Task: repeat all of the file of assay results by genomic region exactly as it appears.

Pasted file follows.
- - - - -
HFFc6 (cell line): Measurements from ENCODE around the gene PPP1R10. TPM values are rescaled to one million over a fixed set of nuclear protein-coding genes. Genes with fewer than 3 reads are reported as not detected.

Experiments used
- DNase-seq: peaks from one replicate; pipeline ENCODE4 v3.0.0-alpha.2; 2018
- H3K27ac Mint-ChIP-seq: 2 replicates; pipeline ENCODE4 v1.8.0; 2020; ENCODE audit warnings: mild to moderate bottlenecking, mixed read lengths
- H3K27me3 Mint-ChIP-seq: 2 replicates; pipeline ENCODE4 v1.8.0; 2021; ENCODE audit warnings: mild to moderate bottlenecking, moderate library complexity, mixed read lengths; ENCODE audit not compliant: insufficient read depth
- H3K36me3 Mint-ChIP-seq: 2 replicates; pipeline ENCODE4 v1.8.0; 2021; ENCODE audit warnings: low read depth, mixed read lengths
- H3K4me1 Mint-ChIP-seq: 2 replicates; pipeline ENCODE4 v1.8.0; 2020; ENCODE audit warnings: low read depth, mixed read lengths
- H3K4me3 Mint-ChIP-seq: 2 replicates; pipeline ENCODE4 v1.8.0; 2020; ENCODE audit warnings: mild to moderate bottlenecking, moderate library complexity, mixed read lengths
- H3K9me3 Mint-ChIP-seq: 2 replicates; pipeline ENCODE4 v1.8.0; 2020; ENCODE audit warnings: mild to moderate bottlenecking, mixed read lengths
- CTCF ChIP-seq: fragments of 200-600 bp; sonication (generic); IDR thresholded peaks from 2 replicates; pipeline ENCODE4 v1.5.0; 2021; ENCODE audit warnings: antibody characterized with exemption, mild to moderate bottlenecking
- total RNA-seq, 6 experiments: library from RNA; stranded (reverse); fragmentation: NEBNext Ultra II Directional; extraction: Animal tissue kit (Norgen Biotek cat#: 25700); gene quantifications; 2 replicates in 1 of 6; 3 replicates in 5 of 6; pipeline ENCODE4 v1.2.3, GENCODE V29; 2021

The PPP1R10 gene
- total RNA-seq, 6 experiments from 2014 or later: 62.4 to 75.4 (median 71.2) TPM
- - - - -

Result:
HFFc6 (cell line): Measurements from ENCODE around the gene PPP1R10. TPM values are rescaled to one million over a fixed set of nuclear protein-coding genes. Genes with fewer than 3 reads are reported as not detected.

Experiments used
- DNase-seq: peaks from one replicate; pipeline ENCODE4 v3.0.0-alpha.2; 2018
- H3K27ac Mint-ChIP-seq: 2 replicates; pipeline ENCODE4 v1.8.0; 2020; ENCODE audit warnings: mild to moderate bottlenecking, mixed read lengths
- H3K27me3 Mint-ChIP-seq: 2 replicates; pipeline ENCODE4 v1.8.0; 2021; ENCODE audit warnings: mild to moderate bottlenecking, moderate library complexity, mixed read lengths; ENCODE audit not compliant: insufficient read depth
- H3K36me3 Mint-ChIP-seq: 2 replicates; pipeline ENCODE4 v1.8.0; 2021; ENCODE audit warnings: low read depth, mixed read lengths
- H3K4me1 Mint-ChIP-seq: 2 replicates; pipeline ENCODE4 v1.8.0; 2020; ENCODE audit warnings: low read depth, mixed read lengths
- H3K4me3 Mint-ChIP-seq: 2 replicates; pipeline ENCODE4 v1.8.0; 2020; ENCODE audit warnings: mild to moderate bottlenecking, moderate library complexity, mixed read lengths
- H3K9me3 Mint-ChIP-seq: 2 replicates; pipeline ENCODE4 v1.8.0; 2020; ENCODE audit warnings: mild to moderate bottlenecking, mixed read lengths
- CTCF ChIP-seq: fragments of 200-600 bp; sonication (generic); IDR thresholded peaks from 2 replicates; pipeline ENCODE4 v1.5.0; 2021; ENCODE audit warnings: antibody characterized with exemption, mild to moderate bottlenecking
- total RNA-seq, 6 experiments: library from RNA; stranded (reverse); fragmentation: NEBNext Ultra II Directional; extraction: Animal tissue kit (Norgen Biotek cat#: 25700); gene quantifications; 2 replicates in 1 of 6; 3 replicates in 5 of 6; pipeline ENCODE4 v1.2.3, GENCODE V29; 2021

The PPP1R10 gene
- total RNA-seq, 6 experiments from 2014 or later: 62.4 to 75.4 (median 71.2) TPM